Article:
They all look the same to me (unless they're angry): From out-group homogeneity to out-group heterogeneity

Joshua M. Ackerman, Jenessa R. Shapiro, Steven Neuberg, Douglas Kenrick, David Becker, Vladas Griskevicius, Jon K. Maner, Mark Schaller

Research output: Contribution to journalArticle

207 Scopus citations


People often find it more difficult to distinguish ethnic out-group members compared with ethnic in-group members. A functional approach to social cognition suggests that this bias may be eliminated when out-group members display threatening facial expressions. In the present study, 192 White participants viewed Black and White faces displaying either neutral or angry expressions and later attempted to identify previously seen faces. Recognition accuracy for neutral faces showed the out-group homogeneity bias, but this bias was entirely eliminated for angry Black faces. Indeed, when participants' cognitive processing capacity was constrained, recognition accuracy was greater for angry Black faces than for angry White faces, demonstrating an out-group heterogeneity bias.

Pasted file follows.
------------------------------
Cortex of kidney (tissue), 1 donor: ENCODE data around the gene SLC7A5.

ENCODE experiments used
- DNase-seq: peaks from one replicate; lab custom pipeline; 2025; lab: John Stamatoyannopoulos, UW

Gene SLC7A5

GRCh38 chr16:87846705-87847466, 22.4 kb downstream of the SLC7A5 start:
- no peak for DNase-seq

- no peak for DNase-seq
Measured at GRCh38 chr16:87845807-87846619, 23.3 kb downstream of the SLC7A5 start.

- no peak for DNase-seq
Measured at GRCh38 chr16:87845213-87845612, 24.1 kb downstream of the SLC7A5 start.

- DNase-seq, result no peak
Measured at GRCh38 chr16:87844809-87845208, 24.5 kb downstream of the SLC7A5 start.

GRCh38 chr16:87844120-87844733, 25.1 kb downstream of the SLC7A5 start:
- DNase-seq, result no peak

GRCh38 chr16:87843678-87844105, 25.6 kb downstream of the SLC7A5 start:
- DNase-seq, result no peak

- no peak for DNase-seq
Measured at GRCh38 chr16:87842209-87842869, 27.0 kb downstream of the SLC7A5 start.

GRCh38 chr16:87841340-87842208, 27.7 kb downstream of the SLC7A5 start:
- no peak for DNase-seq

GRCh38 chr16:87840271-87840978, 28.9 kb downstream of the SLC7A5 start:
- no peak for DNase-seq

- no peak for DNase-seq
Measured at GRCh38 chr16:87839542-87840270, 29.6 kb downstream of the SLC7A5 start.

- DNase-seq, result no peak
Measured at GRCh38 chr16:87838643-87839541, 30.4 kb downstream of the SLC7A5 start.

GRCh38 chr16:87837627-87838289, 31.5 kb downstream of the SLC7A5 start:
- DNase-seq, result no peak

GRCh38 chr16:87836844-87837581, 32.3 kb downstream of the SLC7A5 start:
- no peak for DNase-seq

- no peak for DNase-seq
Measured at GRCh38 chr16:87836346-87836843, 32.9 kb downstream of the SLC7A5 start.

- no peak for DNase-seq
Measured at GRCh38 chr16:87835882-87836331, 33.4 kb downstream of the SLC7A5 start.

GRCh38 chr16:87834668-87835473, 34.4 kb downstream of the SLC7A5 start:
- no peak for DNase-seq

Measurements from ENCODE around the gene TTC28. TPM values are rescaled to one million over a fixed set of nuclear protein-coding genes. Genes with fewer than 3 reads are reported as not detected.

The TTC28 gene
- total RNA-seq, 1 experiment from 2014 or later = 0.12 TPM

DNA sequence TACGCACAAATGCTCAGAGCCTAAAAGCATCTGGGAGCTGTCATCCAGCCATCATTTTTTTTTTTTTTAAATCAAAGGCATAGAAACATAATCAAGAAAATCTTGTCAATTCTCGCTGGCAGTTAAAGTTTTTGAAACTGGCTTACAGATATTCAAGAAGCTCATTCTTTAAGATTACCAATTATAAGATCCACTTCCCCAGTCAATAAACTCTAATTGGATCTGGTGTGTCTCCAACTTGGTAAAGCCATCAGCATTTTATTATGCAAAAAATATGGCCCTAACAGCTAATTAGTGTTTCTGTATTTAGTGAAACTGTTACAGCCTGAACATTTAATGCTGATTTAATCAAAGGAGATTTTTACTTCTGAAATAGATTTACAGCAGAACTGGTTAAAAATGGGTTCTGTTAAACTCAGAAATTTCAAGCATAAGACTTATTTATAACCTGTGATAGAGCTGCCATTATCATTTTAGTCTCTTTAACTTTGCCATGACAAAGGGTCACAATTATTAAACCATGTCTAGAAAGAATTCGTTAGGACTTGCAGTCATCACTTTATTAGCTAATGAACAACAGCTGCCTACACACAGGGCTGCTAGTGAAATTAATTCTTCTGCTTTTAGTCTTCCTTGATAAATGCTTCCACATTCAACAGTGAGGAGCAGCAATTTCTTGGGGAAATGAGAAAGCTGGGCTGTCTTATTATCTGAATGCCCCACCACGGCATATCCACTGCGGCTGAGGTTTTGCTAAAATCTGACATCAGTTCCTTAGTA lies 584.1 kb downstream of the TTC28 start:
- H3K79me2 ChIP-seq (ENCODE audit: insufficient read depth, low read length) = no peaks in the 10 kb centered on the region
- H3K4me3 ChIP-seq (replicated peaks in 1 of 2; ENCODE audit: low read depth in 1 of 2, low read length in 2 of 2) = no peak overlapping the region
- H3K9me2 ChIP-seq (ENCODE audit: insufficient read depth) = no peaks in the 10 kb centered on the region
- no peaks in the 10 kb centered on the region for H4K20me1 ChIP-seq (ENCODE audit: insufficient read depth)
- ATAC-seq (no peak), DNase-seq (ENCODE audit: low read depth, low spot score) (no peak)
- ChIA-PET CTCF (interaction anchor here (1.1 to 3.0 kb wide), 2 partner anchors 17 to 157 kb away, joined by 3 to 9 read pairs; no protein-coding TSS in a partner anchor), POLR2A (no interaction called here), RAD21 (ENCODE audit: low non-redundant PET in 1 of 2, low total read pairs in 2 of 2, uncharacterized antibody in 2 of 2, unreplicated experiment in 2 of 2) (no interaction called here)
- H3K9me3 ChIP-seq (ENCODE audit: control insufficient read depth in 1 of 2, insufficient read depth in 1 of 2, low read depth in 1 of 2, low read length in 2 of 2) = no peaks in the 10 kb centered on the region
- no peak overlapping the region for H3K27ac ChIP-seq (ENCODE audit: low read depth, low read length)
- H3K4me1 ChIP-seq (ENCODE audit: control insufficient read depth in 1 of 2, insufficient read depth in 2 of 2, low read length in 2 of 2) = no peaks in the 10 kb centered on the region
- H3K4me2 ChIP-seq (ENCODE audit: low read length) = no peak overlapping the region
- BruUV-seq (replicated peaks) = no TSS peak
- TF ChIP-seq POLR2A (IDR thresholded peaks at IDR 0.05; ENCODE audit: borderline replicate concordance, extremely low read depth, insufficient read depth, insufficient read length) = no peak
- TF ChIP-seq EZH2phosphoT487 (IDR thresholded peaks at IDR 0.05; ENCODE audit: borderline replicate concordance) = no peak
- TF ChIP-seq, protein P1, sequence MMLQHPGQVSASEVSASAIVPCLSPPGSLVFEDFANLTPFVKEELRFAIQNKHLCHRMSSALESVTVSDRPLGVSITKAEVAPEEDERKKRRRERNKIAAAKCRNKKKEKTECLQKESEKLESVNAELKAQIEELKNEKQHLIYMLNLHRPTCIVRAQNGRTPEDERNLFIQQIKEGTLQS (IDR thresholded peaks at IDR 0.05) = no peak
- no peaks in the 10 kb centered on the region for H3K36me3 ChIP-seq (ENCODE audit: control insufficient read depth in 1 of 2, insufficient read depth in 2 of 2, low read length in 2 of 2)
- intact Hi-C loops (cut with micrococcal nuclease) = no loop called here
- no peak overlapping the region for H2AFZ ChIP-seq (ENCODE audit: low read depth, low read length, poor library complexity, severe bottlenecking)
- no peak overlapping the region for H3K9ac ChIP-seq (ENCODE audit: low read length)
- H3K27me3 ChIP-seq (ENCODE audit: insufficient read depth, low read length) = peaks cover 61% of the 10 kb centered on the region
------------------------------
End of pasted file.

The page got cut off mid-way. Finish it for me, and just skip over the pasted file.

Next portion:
Original languageEnglish (US)
Pages (from-to)836-840
Number of pages5
JournalPsychological Science
Issue number10
StatePublished - Oct 2006


ASJC Scopus subject areas

  • Psychology(all)

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